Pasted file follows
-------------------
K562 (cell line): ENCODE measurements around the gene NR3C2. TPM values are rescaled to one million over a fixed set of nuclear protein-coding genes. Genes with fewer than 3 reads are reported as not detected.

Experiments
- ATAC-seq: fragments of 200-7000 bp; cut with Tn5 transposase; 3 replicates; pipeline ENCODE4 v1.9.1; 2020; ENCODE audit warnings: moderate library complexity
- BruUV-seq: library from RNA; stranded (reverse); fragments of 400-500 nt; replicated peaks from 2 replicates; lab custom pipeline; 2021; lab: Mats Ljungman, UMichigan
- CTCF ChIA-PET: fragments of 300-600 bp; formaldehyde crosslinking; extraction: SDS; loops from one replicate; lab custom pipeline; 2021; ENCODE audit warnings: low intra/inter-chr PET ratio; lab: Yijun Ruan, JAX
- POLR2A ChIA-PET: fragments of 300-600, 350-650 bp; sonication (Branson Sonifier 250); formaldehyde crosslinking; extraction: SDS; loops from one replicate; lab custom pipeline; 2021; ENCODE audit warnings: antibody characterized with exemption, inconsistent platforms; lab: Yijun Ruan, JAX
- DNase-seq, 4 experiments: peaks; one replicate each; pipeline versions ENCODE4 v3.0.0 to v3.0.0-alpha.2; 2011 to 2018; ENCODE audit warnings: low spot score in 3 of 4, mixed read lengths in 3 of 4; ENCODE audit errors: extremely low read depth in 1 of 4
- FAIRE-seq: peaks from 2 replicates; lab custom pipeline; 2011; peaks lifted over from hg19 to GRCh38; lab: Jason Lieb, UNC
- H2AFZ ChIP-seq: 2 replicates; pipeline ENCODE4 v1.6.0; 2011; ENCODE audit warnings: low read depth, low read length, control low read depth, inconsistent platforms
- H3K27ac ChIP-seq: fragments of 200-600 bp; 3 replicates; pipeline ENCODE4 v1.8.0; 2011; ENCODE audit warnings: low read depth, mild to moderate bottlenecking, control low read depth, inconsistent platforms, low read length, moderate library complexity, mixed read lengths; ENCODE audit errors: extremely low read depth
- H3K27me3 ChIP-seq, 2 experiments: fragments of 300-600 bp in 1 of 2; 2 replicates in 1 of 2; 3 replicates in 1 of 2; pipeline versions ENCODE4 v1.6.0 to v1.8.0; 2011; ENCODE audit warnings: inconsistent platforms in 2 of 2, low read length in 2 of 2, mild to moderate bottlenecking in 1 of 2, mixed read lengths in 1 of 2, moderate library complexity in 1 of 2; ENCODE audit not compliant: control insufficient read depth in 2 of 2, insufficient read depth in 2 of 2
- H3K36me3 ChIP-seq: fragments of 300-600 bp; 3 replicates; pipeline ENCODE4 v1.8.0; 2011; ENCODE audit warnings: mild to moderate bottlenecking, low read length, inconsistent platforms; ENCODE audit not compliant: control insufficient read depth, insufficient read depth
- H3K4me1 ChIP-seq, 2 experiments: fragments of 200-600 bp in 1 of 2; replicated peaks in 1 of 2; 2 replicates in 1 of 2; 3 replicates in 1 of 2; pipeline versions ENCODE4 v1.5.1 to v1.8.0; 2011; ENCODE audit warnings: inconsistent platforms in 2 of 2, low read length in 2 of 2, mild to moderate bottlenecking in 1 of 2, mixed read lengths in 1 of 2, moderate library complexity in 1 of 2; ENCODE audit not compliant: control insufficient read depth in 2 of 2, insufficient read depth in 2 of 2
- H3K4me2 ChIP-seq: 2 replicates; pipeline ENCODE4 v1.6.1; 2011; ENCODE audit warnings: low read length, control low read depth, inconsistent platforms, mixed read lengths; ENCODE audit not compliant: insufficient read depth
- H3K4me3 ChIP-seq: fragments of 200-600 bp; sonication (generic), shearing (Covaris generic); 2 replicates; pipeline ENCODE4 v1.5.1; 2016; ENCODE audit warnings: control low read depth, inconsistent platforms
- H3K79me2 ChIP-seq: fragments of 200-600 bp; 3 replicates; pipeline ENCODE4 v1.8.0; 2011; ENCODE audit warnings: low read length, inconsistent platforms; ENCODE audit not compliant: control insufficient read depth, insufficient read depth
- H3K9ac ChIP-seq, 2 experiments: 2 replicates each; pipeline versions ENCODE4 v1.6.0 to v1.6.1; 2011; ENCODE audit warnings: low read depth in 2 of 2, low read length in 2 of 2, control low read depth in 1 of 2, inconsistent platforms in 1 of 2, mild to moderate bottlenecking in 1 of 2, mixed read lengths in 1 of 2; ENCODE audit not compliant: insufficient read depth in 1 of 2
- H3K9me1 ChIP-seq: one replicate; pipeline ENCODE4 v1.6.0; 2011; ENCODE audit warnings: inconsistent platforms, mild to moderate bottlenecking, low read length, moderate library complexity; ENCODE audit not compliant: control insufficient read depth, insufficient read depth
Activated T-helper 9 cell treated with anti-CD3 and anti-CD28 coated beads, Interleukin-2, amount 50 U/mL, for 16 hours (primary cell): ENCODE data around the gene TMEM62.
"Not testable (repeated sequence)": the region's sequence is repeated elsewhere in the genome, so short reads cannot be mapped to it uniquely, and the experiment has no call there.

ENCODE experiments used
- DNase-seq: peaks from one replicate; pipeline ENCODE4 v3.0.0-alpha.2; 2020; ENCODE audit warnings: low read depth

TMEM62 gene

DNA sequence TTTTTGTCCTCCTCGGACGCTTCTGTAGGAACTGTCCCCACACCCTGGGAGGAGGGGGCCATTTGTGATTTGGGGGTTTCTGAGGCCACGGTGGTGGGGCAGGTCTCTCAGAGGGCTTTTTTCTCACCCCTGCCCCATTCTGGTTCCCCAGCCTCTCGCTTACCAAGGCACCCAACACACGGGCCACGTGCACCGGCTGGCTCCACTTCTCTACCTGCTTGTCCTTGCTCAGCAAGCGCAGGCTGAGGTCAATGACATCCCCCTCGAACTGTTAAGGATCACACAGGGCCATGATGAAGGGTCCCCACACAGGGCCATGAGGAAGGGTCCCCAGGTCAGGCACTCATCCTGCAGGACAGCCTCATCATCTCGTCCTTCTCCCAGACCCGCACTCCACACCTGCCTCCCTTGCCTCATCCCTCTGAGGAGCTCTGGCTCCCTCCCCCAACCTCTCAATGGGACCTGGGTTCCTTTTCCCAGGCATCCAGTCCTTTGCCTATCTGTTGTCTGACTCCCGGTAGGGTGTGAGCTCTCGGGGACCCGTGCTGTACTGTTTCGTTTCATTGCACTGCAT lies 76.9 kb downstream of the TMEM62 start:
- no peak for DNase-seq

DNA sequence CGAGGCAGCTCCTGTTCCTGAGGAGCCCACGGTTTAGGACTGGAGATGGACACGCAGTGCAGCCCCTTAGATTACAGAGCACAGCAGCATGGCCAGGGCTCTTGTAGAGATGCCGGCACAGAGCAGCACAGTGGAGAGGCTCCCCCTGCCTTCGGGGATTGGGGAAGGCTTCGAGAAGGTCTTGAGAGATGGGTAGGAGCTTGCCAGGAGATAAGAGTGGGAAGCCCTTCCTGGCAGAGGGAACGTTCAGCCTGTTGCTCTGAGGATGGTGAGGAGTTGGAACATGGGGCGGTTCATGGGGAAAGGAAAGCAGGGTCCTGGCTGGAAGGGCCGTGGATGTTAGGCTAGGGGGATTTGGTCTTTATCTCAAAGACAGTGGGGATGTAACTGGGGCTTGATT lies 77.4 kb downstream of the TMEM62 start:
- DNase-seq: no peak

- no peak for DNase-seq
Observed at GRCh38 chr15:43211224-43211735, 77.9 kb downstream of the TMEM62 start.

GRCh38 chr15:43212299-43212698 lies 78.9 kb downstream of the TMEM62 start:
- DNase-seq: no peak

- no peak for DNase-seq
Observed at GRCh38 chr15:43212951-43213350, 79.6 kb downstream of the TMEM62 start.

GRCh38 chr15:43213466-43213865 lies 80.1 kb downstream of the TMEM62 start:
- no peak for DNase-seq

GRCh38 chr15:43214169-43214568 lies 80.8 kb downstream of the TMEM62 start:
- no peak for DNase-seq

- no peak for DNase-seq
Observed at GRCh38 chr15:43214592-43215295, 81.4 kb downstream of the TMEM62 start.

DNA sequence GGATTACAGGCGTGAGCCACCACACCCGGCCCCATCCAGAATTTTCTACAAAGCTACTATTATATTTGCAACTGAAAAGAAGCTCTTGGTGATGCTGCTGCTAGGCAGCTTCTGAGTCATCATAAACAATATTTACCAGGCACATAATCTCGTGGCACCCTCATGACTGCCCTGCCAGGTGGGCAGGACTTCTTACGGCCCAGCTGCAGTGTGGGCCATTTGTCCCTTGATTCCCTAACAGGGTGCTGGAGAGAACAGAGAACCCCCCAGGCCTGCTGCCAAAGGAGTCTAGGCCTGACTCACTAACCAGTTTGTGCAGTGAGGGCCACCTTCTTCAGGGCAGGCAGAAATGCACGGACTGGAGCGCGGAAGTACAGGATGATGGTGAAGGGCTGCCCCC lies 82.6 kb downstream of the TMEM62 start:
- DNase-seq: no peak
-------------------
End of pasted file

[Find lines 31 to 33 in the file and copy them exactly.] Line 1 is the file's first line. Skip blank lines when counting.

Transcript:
- DNase-seq: no peak

- no peak for DNase-seq
Observed at GRCh38 chr15:43212951-43213350, 79.6 kb downstream of the TMEM62 start.